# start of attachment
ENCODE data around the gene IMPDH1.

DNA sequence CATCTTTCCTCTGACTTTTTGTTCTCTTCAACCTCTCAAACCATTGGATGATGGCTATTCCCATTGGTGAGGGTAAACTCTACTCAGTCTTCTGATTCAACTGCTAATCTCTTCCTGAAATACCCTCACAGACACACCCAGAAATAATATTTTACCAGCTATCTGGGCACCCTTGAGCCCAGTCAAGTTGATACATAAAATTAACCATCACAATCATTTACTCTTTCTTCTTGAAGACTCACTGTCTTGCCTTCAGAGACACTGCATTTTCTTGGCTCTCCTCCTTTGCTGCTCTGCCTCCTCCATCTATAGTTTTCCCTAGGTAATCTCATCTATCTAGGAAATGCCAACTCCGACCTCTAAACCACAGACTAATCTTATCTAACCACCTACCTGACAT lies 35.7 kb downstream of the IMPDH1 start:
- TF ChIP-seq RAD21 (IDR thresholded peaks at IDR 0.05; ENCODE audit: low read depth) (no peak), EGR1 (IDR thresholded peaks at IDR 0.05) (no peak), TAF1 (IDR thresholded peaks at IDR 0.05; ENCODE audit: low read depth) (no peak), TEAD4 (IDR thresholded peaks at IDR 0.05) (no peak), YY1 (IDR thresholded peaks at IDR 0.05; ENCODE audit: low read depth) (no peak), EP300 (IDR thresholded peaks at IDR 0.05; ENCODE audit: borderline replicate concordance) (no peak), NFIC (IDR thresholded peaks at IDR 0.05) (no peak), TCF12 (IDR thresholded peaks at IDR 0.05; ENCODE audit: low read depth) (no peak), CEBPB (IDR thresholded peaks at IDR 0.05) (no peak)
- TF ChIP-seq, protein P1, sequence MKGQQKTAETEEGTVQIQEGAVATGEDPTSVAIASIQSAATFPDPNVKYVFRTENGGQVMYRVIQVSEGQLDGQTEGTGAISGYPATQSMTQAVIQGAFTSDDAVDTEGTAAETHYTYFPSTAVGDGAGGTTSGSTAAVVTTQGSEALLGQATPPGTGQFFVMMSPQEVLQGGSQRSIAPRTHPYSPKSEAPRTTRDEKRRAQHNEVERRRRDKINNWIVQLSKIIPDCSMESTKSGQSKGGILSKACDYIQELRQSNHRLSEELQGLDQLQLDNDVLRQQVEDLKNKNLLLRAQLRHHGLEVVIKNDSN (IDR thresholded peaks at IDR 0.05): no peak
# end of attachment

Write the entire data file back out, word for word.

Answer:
ENCODE data around the gene IMPDH1.

DNA sequence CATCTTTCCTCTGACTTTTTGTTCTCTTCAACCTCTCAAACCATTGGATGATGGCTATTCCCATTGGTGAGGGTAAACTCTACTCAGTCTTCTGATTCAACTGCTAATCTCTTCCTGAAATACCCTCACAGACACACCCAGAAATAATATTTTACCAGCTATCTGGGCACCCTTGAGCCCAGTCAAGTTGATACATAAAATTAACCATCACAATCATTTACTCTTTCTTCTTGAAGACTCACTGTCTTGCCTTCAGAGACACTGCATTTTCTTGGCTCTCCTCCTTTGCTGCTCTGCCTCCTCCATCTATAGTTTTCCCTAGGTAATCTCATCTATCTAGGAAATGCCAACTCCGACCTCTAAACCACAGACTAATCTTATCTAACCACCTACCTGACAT lies 35.7 kb downstream of the IMPDH1 start:
- TF ChIP-seq RAD21 (IDR thresholded peaks at IDR 0.05; ENCODE audit: low read depth) (no peak), EGR1 (IDR thresholded peaks at IDR 0.05) (no peak), TAF1 (IDR thresholded peaks at IDR 0.05; ENCODE audit: low read depth) (no peak), TEAD4 (IDR thresholded peaks at IDR 0.05) (no peak), YY1 (IDR thresholded peaks at IDR 0.05; ENCODE audit: low read depth) (no peak), EP300 (IDR thresholded peaks at IDR 0.05; ENCODE audit: borderline replicate concordance) (no peak), NFIC (IDR thresholded peaks at IDR 0.05) (no peak), TCF12 (IDR thresholded peaks at IDR 0.05; ENCODE audit: low read depth) (no peak), CEBPB (IDR thresholded peaks at IDR 0.05) (no peak)
- TF ChIP-seq, protein P1, sequence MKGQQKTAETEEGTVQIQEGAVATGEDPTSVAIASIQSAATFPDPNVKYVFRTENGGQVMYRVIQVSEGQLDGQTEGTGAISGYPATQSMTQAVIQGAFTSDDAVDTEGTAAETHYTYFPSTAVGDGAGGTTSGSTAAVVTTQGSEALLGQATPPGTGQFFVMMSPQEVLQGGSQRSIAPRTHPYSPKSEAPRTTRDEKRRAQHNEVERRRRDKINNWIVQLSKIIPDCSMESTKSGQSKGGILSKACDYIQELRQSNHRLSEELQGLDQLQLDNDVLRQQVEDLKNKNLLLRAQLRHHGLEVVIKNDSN (IDR thresholded peaks at IDR 0.05): no peak